Generic Name: coagulation factor ix injection (human) (ko-ag-yoo-LAY-shun)
Brand Name: Examples include AlphaNine SD and Mononine
Mononine is used for:
Preventing and controlling bleeding in patients with factor IX deficiency caused by hemophilia B.
Mononine is a human clotting factor derived from human plasma. It works by increasing the amount of clotting factor IX in the blood, which helps the blood form clots and stop bleeding.
Do NOT use Mononine if:
- you are allergic to any ingredient in Mononine, including mouse proteins
Contact your doctor or health care provider right away if any of these apply to you.
Before using Mononine:
Some medical conditions may interact with Mononine. Tell your doctor or pharmacist if you have any medical conditions, especially if any of the following apply to you:
- if you are pregnant, planning to become pregnant, or are breast-feeding
- if you are taking any prescription or nonprescription medicine, herbal preparation, or dietary supplement
- if you have allergies to medicines, foods, or other substances, including mouse proteins
- if you have liver disease
- if you are at risk for developing blood clots or if you have a history of bleeding problems other than hemophilia B
- if you have recently had surgery or if you have a weakened immune system (eg, HIV infection, AIDS)
Some MEDICINES MAY INTERACT with Mononine. However, no specific interactions with Mononine are known at this time.
Ask your health care provider if Mononine may interact with other medicines that you take. Check with your health care provider before you start, stop, or change the dose of any medicine.
How to use Mononine:
Use Mononine as directed by your doctor. Check the label on the medicine for exact dosing instructions.
- Mononine is usually given as an injection at your doctor's office, hospital, or clinic. If you will be using Mononine at home, a health care provider will teach you how to use it. Be sure you understand how to use Mononine. Follow the procedures you are taught when you use a dose. Contact your health care provider if you have any questions.
- Do not use Mononine if it contains particles, is cloudy or discolored, or if the vial is cracked or damaged.
- Keep this product, as well as syringes and needles, out of the reach of children and pets. Do not reuse needles, syringes, or other materials. Ask your health care provider how to dispose of these materials after use. Follow all local rules for disposal.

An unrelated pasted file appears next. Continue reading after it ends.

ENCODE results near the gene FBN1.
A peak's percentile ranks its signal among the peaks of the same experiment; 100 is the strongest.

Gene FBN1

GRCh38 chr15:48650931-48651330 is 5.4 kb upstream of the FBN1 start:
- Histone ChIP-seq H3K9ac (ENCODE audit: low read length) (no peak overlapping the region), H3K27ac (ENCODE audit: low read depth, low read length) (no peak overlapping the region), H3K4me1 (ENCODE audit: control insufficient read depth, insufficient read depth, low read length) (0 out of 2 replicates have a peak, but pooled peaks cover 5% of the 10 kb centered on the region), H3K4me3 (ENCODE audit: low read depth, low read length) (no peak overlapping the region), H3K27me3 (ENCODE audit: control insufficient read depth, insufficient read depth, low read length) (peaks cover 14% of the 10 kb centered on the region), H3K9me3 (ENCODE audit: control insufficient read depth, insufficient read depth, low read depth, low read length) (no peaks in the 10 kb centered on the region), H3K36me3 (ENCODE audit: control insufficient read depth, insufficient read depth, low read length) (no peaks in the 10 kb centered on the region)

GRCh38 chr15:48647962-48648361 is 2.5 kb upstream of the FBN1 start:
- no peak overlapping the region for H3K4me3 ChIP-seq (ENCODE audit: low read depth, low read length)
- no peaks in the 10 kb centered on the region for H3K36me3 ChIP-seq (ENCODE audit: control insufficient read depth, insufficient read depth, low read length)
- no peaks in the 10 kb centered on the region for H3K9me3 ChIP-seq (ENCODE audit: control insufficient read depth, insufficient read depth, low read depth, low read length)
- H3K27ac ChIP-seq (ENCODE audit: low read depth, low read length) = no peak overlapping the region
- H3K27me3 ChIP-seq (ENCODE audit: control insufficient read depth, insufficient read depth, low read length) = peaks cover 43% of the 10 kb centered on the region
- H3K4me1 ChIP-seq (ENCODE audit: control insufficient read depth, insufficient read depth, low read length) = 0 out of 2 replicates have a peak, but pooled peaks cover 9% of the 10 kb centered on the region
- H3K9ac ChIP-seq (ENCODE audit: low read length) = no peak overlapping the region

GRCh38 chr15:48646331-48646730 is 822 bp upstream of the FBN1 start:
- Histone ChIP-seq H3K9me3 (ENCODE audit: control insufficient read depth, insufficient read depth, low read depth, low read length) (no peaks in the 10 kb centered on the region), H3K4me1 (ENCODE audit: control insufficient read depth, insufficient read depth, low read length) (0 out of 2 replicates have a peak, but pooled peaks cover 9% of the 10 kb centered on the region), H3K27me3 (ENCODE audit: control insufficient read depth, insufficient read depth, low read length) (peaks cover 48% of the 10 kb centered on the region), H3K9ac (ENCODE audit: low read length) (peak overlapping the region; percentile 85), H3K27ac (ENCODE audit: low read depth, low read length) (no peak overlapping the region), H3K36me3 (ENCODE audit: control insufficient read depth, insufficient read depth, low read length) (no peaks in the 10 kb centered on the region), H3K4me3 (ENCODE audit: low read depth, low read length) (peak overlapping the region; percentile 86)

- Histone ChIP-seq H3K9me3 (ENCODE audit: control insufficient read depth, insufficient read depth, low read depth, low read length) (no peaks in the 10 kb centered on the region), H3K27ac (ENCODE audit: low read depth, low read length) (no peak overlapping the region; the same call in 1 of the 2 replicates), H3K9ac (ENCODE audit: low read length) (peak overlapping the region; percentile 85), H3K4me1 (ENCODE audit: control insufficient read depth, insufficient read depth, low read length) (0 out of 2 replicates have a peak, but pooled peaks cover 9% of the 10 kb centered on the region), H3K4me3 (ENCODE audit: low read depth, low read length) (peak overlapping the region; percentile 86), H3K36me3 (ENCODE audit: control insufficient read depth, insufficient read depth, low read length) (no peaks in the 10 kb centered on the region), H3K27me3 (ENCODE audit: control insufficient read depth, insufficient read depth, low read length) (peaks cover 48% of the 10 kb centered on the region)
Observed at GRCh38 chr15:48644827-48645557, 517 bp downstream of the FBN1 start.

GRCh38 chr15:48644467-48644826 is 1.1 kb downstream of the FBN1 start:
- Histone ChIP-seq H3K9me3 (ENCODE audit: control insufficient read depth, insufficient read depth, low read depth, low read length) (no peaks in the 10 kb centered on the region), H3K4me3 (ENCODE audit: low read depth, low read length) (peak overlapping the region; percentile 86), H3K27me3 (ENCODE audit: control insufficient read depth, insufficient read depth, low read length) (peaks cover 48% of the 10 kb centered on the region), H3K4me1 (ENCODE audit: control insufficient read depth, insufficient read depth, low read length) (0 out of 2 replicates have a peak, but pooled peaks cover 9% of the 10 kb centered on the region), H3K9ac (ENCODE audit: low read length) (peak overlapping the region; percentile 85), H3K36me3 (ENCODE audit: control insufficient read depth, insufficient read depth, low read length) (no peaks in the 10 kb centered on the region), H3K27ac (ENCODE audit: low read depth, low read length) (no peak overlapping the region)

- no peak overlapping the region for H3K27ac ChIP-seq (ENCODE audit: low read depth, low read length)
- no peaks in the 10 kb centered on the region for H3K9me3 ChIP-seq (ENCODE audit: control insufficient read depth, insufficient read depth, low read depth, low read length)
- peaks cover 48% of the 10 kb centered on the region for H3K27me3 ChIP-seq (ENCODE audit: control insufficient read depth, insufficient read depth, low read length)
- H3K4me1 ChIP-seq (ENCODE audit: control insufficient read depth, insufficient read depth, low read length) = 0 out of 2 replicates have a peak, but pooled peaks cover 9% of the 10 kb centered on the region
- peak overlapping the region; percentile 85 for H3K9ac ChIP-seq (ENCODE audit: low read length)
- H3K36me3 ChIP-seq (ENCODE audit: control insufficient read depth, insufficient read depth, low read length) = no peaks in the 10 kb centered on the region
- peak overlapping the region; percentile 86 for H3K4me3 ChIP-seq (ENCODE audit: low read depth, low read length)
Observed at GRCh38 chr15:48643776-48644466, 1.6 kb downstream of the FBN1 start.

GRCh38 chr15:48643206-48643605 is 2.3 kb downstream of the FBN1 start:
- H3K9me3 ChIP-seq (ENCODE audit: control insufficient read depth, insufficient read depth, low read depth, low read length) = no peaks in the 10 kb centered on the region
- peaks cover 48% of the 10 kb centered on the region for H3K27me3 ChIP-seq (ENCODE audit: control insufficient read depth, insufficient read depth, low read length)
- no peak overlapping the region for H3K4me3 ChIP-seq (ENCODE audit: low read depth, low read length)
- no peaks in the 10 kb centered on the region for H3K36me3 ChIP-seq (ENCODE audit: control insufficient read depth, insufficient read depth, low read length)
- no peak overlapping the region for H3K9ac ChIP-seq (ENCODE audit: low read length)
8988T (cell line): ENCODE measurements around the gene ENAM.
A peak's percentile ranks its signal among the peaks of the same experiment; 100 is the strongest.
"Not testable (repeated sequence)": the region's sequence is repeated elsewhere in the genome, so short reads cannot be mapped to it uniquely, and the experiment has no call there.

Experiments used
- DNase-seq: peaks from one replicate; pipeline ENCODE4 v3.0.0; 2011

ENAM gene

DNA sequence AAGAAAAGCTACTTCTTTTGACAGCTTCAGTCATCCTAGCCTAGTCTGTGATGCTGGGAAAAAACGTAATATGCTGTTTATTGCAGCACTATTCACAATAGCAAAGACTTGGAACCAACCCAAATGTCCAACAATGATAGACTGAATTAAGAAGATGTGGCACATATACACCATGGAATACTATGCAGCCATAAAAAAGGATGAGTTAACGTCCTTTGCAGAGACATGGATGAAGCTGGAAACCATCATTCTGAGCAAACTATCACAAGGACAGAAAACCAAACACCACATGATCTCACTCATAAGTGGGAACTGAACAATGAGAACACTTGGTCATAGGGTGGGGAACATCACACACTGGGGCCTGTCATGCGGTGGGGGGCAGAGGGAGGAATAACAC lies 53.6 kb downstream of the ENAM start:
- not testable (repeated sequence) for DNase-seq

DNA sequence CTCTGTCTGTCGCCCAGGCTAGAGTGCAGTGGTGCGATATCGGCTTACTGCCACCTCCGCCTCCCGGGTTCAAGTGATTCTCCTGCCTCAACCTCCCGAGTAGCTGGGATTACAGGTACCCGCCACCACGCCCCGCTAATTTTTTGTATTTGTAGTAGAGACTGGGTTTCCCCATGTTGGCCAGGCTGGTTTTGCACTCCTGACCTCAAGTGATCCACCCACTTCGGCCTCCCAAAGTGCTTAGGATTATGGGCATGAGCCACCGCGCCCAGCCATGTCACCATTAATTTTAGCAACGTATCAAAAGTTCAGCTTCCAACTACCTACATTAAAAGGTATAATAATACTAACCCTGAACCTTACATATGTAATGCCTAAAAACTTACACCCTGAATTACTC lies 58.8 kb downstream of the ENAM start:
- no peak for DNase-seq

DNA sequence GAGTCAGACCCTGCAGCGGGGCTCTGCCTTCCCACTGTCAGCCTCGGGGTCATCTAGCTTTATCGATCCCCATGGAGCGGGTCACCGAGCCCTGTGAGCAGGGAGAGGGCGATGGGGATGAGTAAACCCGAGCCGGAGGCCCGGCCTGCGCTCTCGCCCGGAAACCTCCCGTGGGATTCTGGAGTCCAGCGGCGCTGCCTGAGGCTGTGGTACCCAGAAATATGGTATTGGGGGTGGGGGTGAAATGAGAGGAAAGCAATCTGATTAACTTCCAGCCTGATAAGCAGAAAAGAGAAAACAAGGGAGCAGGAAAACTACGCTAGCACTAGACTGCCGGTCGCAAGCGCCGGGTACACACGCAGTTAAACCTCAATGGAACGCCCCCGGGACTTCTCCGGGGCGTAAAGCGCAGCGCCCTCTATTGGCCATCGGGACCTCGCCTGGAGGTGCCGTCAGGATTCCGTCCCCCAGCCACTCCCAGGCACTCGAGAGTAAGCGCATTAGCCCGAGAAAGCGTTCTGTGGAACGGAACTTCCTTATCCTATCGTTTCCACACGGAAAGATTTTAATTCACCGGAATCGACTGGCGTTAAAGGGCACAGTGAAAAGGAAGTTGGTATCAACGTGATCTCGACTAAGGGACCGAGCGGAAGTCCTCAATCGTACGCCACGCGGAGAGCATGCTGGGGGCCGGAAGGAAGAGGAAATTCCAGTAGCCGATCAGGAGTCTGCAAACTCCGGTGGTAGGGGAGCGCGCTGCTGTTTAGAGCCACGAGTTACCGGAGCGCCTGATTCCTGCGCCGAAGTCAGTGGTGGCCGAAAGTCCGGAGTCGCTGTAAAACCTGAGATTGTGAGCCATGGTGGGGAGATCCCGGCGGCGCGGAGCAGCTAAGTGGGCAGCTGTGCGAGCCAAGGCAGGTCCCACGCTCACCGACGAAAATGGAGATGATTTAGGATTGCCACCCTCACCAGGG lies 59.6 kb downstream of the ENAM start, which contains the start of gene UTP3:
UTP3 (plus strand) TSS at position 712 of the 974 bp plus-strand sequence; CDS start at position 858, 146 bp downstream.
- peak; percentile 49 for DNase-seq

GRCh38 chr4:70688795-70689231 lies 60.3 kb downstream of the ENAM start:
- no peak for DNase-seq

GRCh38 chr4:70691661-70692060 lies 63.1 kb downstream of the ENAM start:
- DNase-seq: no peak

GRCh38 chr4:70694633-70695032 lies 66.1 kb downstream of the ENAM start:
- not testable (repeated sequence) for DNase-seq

- If you miss a dose of Mononine, take it as soon as possible. If it is almost time for your next dose, skip the missed dose and go back to your regular dosing schedule. Do not take 2 doses at once.
Ask your health care provider any questions you may have about how to use Mononine.
Important safety information:
- Some of these products contain mouse proteins. If you have ever had an allergic reaction to mouse proteins, ask your pharmacist if your product has mouse proteins in it.
- Tell your doctor or dentist that you take Mononine before you receive any medical or dental care, emergency care, or surgery.
- Mononine is made from human plasma, which comes from human blood. There is a very rare risk of getting a viral disease or a central nervous system disease called Creutzfeldt-Jakob disease from products with human plasma. No cases of these problems have been found in patients who have used Mononine.
- Lab tests, including factor IX levels, may be performed while you use Mononine. These tests may be used to monitor your condition or check for side effects. Be sure to keep all doctor and lab appointments.
- PREGNANCY and BREAST-FEEDING: It is not known if Mononine can cause harm to the fetus. If you become pregnant, contact your doctor. You will need to discuss the benefits and risks of using Mononine while you are pregnant. It is not known if this medicine is found in breast milk. If you are or will be breast-feeding while you are using Mononine, check with your doctor. Discuss any possible risks to your baby.
Possible side effects of Mononine: